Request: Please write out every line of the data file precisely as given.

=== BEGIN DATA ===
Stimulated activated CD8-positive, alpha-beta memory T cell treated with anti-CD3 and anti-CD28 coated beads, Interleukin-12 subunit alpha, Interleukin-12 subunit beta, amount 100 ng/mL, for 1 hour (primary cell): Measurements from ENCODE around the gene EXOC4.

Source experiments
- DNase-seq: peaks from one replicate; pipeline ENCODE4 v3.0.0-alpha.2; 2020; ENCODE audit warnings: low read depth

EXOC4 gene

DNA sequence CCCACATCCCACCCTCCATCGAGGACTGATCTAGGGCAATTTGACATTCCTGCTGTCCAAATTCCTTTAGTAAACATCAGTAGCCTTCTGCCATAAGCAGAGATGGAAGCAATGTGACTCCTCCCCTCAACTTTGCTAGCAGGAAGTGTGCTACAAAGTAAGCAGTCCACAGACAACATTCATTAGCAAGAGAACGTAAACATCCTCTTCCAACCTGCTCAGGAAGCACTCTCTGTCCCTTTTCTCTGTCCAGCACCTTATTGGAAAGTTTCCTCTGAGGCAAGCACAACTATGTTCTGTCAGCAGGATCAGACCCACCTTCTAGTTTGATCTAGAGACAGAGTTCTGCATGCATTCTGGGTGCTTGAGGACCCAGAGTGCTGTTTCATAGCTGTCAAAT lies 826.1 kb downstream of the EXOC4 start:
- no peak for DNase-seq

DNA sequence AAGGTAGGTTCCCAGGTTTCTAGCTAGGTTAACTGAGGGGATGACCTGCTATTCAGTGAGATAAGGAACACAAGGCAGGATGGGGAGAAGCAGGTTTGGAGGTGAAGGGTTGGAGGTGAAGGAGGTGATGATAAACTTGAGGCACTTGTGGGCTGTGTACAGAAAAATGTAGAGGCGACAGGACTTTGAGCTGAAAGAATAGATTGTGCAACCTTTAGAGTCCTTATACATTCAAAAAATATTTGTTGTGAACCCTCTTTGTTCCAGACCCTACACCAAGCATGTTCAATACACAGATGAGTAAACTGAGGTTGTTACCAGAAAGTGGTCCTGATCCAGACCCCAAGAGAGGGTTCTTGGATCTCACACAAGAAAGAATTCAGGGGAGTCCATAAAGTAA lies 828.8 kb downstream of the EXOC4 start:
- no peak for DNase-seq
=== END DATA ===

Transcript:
Stimulated activated CD8-positive, alpha-beta memory T cell treated with anti-CD3 and anti-CD28 coated beads, Interleukin-12 subunit alpha, Interleukin-12 subunit beta, amount 100 ng/mL, for 1 hour (primary cell): Measurements from ENCODE around the gene EXOC4.

Source experiments
- DNase-seq: peaks from one replicate; pipeline ENCODE4 v3.0.0-alpha.2; 2020; ENCODE audit warnings: low read depth

EXOC4 gene

DNA sequence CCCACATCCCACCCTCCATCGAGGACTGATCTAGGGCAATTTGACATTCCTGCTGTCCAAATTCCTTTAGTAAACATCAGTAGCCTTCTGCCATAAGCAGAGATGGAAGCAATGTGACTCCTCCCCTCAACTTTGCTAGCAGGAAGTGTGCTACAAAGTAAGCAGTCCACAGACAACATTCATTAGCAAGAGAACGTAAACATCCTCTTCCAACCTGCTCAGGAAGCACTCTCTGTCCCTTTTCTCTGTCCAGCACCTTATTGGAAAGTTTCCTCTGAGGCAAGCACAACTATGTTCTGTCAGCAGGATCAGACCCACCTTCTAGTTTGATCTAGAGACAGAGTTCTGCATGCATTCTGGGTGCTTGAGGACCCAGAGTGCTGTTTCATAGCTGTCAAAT lies 826.1 kb downstream of the EXOC4 start:
- no peak for DNase-seq

DNA sequence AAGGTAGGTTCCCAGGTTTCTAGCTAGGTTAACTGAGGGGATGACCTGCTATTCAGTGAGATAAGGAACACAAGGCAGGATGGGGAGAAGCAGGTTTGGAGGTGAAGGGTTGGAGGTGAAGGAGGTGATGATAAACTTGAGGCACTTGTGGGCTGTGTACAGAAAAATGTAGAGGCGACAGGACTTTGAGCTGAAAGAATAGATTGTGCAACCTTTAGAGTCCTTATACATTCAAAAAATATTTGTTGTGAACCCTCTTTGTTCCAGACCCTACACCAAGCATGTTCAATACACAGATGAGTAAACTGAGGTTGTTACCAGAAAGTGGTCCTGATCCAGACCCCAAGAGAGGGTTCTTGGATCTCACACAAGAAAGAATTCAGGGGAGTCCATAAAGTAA lies 828.8 kb downstream of the EXOC4 start:
- no peak for DNase-seq